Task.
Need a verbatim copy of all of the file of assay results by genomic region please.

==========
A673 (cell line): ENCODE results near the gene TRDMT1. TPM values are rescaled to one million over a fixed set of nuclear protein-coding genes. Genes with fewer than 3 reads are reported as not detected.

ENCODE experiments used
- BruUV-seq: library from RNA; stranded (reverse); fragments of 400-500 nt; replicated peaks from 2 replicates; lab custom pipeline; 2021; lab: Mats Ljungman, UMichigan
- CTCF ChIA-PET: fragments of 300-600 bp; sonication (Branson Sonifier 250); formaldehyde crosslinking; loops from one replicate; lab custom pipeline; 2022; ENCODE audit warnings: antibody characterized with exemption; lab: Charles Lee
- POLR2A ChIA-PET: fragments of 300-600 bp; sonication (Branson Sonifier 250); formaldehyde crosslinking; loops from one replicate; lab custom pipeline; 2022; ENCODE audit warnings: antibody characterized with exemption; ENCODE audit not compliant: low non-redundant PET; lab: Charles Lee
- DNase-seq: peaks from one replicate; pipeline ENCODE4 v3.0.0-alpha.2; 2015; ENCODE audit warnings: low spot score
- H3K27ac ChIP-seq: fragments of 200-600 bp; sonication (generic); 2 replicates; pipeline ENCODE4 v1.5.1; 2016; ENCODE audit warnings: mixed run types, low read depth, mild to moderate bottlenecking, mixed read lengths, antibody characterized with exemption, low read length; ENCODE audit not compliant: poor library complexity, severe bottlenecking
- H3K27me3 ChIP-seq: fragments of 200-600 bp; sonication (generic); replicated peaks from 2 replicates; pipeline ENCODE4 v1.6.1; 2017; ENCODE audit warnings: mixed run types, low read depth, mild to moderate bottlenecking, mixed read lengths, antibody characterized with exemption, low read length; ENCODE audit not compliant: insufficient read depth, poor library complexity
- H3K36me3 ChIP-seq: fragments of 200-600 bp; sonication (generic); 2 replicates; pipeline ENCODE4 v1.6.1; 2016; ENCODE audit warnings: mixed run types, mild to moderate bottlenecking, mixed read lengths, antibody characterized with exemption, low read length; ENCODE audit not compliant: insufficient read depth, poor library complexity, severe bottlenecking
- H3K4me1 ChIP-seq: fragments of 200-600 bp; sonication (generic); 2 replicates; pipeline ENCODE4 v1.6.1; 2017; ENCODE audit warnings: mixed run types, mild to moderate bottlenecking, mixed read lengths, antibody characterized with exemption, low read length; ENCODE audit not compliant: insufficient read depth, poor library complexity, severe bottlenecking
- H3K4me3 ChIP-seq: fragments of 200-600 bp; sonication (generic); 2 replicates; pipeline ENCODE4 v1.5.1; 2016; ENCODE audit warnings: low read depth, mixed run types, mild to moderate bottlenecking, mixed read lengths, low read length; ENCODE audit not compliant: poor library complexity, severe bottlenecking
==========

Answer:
A673 (cell line): ENCODE results near the gene TRDMT1. TPM values are rescaled to one million over a fixed set of nuclear protein-coding genes. Genes with fewer than 3 reads are reported as not detected.

ENCODE experiments used
- BruUV-seq: library from RNA; stranded (reverse); fragments of 400-500 nt; replicated peaks from 2 replicates; lab custom pipeline; 2021; lab: Mats Ljungman, UMichigan
- CTCF ChIA-PET: fragments of 300-600 bp; sonication (Branson Sonifier 250); formaldehyde crosslinking; loops from one replicate; lab custom pipeline; 2022; ENCODE audit warnings: antibody characterized with exemption; lab: Charles Lee
- POLR2A ChIA-PET: fragments of 300-600 bp; sonication (Branson Sonifier 250); formaldehyde crosslinking; loops from one replicate; lab custom pipeline; 2022; ENCODE audit warnings: antibody characterized with exemption; ENCODE audit not compliant: low non-redundant PET; lab: Charles Lee
- DNase-seq: peaks from one replicate; pipeline ENCODE4 v3.0.0-alpha.2; 2015; ENCODE audit warnings: low spot score
- H3K27ac ChIP-seq: fragments of 200-600 bp; sonication (generic); 2 replicates; pipeline ENCODE4 v1.5.1; 2016; ENCODE audit warnings: mixed run types, low read depth, mild to moderate bottlenecking, mixed read lengths, antibody characterized with exemption, low read length; ENCODE audit not compliant: poor library complexity, severe bottlenecking
- H3K27me3 ChIP-seq: fragments of 200-600 bp; sonication (generic); replicated peaks from 2 replicates; pipeline ENCODE4 v1.6.1; 2017; ENCODE audit warnings: mixed run types, low read depth, mild to moderate bottlenecking, mixed read lengths, antibody characterized with exemption, low read length; ENCODE audit not compliant: insufficient read depth, poor library complexity
- H3K36me3 ChIP-seq: fragments of 200-600 bp; sonication (generic); 2 replicates; pipeline ENCODE4 v1.6.1; 2016; ENCODE audit warnings: mixed run types, mild to moderate bottlenecking, mixed read lengths, antibody characterized with exemption, low read length; ENCODE audit not compliant: insufficient read depth, poor library complexity, severe bottlenecking
- H3K4me1 ChIP-seq: fragments of 200-600 bp; sonication (generic); 2 replicates; pipeline ENCODE4 v1.6.1; 2017; ENCODE audit warnings: mixed run types, mild to moderate bottlenecking, mixed read lengths, antibody characterized with exemption, low read length; ENCODE audit not compliant: insufficient read depth, poor library complexity, severe bottlenecking
- H3K4me3 ChIP-seq: fragments of 200-600 bp; sonication (generic); 2 replicates; pipeline ENCODE4 v1.5.1; 2016; ENCODE audit warnings: low read depth, mixed run types, mild to moderate bottlenecking, mixed read lengths, low read length; ENCODE audit not compliant: poor library complexity, severe bottlenecking